No, you be gentle. ;)

So far so good...only 25 or so pounds in but zero issues, aside from my right arm getting much bigger than my left.

Offline TMX

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Re: Grain Mill Break-In
« Reply #25 on: February 18, 2015, 07:11:52 pm »
I have a BC just got it back from the mfg for some repairs. I think mine is at .37 or .38 for best results I have found that crushing slow and conditioning the grain works wonders
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Ferm 2:

On Deck: American Wheat

Keg 1: Un-Common
Keg 2: Switchback Stout

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Offline flbrewer

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Re: Grain Mill Break-In
« Reply #26 on: February 18, 2015, 07:24:47 pm »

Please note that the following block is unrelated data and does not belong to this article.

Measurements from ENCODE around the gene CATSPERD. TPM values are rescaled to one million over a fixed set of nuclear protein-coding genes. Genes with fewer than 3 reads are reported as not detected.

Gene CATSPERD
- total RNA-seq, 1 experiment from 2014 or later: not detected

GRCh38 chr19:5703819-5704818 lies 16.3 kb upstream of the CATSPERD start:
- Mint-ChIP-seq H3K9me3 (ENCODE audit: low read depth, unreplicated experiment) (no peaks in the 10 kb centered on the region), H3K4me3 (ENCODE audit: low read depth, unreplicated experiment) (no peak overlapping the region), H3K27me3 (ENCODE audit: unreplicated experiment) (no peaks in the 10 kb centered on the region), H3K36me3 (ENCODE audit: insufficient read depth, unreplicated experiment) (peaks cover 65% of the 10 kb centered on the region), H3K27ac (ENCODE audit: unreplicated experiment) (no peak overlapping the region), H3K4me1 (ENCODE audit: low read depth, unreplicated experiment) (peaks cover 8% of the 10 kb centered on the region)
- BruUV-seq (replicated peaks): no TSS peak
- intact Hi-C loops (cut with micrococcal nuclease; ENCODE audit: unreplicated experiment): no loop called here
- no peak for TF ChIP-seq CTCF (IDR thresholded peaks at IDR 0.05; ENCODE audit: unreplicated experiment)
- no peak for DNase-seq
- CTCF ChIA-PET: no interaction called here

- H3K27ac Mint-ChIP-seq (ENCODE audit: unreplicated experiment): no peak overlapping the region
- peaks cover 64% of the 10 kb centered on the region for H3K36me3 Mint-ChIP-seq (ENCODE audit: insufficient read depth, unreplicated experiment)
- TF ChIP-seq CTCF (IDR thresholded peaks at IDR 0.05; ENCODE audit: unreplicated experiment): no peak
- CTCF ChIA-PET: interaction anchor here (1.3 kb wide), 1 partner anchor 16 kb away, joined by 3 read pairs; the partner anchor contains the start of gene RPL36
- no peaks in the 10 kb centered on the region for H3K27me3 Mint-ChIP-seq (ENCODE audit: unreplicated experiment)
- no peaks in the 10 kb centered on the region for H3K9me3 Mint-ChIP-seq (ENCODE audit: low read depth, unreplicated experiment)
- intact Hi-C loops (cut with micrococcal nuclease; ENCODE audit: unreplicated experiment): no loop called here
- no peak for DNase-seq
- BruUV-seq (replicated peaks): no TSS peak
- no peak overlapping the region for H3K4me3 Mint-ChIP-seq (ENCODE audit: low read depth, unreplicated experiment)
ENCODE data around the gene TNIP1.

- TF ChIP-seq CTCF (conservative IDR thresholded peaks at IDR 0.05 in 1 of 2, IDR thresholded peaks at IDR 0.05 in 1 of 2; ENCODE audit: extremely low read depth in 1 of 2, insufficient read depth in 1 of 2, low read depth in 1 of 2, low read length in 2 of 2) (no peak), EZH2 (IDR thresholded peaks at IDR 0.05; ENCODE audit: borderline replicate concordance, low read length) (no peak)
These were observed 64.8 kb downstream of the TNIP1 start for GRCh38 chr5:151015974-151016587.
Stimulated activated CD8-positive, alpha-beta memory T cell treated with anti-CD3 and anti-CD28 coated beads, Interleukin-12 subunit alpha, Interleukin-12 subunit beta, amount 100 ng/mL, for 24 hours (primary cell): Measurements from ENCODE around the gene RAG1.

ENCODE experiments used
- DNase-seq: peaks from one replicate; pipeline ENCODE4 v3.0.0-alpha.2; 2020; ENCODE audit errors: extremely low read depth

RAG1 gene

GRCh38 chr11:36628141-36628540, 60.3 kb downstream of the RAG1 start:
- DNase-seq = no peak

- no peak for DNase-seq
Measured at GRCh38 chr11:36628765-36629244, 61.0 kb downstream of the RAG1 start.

What is grain conditioning? Too tired to Google.

Offline TMX

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Re: Grain Mill Break-In
« Reply #27 on: February 18, 2015, 07:54:45 pm »

What is grain conditioning? Too tired to Google.

And I am too tired to Google it, copy and paste a link. There is always tomorrow
"The ART of brewing Beer, is the ACT of brewing Beer"
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Ferm 1: Irish Red Ale
Ferm 2:

On Deck: American Wheat

Keg 1: Un-Common
Keg 2: Switchback Stout

Total Gallons brewed (2015) - 10

Online jeffy

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Re: Grain Mill Break-In
« Reply #28 on: February 19, 2015, 05:39:14 am »
What is grain conditioning? Too tired to Google.
It is the process of moistening the malt with a little water before crushing it.  It helps keep the husks intact.
Jeff Gladish, Tampa (989.3, 175.1 Apparent Rennarian)
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Offline BrewBama

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Re: Grain Mill Break-In
« Reply #29 on: February 19, 2015, 06:03:52 am »